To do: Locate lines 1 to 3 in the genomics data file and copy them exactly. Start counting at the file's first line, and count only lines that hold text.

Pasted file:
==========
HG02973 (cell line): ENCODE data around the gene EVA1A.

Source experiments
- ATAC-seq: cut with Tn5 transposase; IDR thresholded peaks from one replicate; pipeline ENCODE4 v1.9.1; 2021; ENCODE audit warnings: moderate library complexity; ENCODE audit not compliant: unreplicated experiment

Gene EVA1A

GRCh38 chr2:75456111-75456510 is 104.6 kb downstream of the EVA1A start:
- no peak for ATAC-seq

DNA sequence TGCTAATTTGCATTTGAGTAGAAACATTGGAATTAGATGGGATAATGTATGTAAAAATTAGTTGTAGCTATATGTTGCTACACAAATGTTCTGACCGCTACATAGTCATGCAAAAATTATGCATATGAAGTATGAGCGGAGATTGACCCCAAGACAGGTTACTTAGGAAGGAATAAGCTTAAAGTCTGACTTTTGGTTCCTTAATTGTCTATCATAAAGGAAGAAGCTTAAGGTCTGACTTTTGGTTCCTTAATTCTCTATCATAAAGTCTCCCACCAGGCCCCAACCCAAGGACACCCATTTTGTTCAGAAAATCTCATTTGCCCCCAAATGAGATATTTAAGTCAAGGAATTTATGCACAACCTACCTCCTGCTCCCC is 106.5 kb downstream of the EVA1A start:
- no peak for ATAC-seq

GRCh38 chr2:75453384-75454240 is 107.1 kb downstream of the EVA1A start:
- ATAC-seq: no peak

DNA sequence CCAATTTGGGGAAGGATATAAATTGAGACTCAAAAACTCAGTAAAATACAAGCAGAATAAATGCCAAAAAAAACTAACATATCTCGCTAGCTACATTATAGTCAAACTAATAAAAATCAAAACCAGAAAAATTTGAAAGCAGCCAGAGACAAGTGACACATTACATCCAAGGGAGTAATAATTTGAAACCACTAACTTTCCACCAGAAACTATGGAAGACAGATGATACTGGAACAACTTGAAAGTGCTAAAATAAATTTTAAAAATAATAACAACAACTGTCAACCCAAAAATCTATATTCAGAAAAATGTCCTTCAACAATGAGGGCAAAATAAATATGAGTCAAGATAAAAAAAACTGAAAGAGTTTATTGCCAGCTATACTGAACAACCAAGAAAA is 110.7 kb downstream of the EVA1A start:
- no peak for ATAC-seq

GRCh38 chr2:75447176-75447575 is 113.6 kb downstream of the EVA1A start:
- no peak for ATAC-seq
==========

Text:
HG02973 (cell line): ENCODE data around the gene EVA1A.

Source experiments
- ATAC-seq: cut with Tn5 transposase; IDR thresholded peaks from one replicate; pipeline ENCODE4 v1.9.1; 2021; ENCODE audit warnings: moderate library complexity; ENCODE audit not compliant: unreplicated experiment